The strike ballot revealed that the largest Area, Yorkshire, with a 75 per cent strike vote, is now making the running in the NUM (the strike vote in South Wales and Scotland slumped drastically, but this was because under the NPLA powerloaders there were due for an increase from 31 December of £2.77½ a week—on top of the £1.90 the Board had offered, and so a very attractive bird in the hand). Yorkshire in fact supplied the figures of £26, £28 and £35 for what the union thinks the basic wage for the three grades should be.
A comment on these figures is in order since the Board has made such play of them. Since the three grades are now paid £18, £19 and £30 they represent increases of 44, 47 and 17 per cent respectively, or an increase of over 40 per cent on the Coal Board’s wages bill. But the miners are not really striking for an increase of this order. Their executive would have considered (and will consider) settling for much less. The strike is to get the Coal Board to offer more than the £1.90 they have—which to a power-loader is only 6.3 per cent, far less than the rise in the cost of living between November 1970 and November 1971.
Of course the figures are unrealistic in the sense that the union has no chance of obtaining them given its present bargaining position, but they are by no means unreasonable. After all, most people would demand a lot more than £28 a week before they would agree to go and work down a dirty, dusty, dangerous hole in the ground. Besides, the following statistics speak for themselves:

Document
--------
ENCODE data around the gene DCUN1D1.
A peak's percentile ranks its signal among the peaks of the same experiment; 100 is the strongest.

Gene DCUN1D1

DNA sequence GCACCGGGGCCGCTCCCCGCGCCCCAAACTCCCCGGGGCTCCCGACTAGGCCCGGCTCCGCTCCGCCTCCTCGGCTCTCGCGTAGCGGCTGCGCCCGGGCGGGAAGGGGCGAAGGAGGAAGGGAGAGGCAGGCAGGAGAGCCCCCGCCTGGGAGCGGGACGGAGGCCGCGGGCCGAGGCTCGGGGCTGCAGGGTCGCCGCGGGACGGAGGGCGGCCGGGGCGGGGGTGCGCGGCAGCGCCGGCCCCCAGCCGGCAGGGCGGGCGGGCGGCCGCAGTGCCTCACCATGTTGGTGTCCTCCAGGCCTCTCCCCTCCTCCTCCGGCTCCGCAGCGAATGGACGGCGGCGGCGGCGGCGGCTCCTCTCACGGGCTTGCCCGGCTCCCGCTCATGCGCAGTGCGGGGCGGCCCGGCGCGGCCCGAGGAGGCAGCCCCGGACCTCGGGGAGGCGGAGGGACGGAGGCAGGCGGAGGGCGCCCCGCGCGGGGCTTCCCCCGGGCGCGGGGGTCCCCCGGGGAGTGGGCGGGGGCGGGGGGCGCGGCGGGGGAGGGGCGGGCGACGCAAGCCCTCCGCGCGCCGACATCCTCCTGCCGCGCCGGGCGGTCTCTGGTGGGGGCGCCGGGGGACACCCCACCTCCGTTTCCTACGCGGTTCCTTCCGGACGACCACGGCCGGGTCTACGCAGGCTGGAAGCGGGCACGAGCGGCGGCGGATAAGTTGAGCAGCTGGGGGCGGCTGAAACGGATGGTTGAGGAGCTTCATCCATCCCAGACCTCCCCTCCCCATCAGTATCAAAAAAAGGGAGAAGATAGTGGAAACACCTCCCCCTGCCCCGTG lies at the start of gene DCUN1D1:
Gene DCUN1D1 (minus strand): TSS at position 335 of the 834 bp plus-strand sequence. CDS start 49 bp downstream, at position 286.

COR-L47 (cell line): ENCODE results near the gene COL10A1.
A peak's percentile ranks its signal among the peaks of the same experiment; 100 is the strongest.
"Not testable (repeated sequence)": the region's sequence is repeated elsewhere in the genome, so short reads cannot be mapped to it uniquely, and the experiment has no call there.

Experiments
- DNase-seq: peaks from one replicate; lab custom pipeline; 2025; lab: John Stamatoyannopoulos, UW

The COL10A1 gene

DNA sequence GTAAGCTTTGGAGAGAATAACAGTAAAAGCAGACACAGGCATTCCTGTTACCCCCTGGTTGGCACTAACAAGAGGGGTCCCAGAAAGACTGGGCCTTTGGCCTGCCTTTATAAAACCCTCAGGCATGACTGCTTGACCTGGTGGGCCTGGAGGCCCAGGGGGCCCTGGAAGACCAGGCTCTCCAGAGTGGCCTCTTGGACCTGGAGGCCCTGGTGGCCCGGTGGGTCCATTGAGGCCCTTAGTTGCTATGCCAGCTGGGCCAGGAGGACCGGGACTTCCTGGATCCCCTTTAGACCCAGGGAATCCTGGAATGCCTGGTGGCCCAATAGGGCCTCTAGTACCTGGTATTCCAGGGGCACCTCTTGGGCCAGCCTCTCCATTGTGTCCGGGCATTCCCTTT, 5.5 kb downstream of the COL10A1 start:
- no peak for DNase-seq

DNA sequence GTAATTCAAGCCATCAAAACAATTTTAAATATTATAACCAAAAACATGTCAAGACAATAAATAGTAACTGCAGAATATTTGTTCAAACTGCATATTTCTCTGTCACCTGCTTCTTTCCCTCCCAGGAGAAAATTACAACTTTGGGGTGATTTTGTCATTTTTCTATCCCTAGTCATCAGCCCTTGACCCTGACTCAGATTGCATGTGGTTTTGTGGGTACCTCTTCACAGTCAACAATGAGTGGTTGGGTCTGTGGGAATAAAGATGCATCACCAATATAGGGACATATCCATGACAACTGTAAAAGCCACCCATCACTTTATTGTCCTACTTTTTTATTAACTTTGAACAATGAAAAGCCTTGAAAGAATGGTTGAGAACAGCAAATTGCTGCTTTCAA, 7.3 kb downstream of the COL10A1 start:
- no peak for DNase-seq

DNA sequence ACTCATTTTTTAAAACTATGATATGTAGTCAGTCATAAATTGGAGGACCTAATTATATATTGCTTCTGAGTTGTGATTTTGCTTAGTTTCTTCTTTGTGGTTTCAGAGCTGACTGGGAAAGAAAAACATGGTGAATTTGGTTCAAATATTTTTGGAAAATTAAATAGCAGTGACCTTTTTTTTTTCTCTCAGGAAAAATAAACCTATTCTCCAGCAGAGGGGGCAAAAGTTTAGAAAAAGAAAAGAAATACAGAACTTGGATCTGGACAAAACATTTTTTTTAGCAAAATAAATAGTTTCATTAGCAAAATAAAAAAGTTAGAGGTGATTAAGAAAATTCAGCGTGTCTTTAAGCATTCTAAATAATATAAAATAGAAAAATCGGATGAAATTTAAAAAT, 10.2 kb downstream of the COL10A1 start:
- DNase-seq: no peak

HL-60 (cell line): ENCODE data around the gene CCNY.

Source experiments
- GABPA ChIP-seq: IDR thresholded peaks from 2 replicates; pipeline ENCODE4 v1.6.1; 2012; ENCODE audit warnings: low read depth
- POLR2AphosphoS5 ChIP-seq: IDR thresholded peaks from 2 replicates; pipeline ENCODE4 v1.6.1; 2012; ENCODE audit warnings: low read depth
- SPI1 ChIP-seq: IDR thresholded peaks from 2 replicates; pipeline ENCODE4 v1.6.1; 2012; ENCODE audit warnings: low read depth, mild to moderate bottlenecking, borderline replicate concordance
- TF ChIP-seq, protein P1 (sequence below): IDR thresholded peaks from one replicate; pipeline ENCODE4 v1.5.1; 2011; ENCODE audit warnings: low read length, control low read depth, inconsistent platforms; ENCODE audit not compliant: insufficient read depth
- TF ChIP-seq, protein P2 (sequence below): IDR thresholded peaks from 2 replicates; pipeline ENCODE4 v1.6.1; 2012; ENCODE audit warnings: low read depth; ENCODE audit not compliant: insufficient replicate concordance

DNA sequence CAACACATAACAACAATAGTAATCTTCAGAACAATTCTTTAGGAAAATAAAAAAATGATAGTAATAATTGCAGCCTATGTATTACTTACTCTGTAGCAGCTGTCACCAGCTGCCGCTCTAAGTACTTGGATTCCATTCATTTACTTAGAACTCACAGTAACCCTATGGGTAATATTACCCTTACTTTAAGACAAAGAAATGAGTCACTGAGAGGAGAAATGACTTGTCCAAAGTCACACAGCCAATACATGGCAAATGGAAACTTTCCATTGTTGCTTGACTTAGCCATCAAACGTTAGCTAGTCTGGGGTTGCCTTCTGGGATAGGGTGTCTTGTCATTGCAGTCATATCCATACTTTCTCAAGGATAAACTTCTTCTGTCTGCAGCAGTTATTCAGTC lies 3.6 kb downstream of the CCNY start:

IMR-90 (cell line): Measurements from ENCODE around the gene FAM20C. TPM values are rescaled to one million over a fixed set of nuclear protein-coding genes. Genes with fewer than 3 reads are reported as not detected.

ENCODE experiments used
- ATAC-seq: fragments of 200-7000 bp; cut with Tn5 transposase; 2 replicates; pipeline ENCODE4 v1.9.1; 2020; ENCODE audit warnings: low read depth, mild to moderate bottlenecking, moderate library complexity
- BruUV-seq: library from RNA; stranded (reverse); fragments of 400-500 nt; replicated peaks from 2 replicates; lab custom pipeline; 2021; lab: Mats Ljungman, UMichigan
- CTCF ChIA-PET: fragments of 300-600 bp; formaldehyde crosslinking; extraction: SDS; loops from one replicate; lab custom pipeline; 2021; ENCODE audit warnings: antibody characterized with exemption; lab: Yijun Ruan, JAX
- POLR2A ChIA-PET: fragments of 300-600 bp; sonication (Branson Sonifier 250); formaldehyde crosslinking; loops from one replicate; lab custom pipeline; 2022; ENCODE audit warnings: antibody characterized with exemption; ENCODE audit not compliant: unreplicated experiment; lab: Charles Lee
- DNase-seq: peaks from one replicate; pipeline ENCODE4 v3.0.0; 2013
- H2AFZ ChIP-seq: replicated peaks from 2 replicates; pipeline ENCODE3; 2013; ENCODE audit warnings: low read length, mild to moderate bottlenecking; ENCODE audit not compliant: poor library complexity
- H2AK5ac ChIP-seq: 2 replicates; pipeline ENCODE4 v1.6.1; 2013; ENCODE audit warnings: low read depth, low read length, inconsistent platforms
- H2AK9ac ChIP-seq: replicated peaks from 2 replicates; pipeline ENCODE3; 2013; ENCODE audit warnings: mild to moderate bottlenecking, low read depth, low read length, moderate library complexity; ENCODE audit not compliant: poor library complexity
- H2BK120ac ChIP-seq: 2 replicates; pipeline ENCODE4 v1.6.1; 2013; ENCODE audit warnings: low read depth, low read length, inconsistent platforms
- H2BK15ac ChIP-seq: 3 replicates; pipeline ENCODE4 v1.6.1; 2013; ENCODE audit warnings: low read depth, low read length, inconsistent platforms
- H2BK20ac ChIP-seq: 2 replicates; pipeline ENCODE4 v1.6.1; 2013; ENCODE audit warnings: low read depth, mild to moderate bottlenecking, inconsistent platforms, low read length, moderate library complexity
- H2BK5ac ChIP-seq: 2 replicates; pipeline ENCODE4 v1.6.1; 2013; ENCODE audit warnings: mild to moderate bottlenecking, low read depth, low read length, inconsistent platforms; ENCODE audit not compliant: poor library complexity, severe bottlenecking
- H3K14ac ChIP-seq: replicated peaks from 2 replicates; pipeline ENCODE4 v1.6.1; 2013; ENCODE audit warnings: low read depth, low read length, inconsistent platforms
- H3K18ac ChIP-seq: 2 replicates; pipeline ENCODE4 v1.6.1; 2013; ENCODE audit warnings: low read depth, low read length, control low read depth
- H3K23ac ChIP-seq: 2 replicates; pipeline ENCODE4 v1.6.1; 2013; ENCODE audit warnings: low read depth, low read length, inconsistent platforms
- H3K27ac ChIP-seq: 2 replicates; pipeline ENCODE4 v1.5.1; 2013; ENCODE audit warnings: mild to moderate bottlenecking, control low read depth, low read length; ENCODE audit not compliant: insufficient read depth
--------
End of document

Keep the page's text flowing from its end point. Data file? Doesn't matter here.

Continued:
|April 1967||April 1971||Percentage
During the same period the cost of living (the index of retail prices) increased 27 per cent (These figures can all be checked in the official Department of Employment Gazette).
Over the past four years, in other words, the standard of living of the average miner had actually declined. It has been estimated that in order to restore the miners to the position they enjoyed in the wages league in 1967 (what might perhaps be called their relative standard of living) an increase in basic wages of at least £5 a week would be needed. The miners will be lucky to get half that, even by striking.
The whole sad episode of the miners’ wages illustrates the limitations of trade union action, including strikes. Trade unions can only work with labour market trends. Miners have slipped down the wages league for the simple reason that coal-mining is a relatively unprofitable and so declining industry, a fact their union cannot alter (indeed, some would argue that this strike is an expression of the miners frustration at this fact-of-capitalist-life). This does not mean that trade unions are useless. Far from it. Without their union, for all its previous moderation, the miners would have fared even more badly.
So the miners are striking to maintain and re-establish their standard of living. They should have the support of all other workers, despite the inconvenience the strike will cause some of them. Strikes inevitably cause inconvenience, not least to the strikers (and, remember, thanks to recent government legislation, the miners and the families will be existing below the official poverty line for the duration of the strike), because they are battles in the continuous class war between all workers and all capitalists over the control of the means of production. Resentment should not be directed against the strikers, or their union, or their union’s leaders, or even against the members of the Coal Board, but against the system which compels human beings to have to struggle like this just to get the basic necessities of life.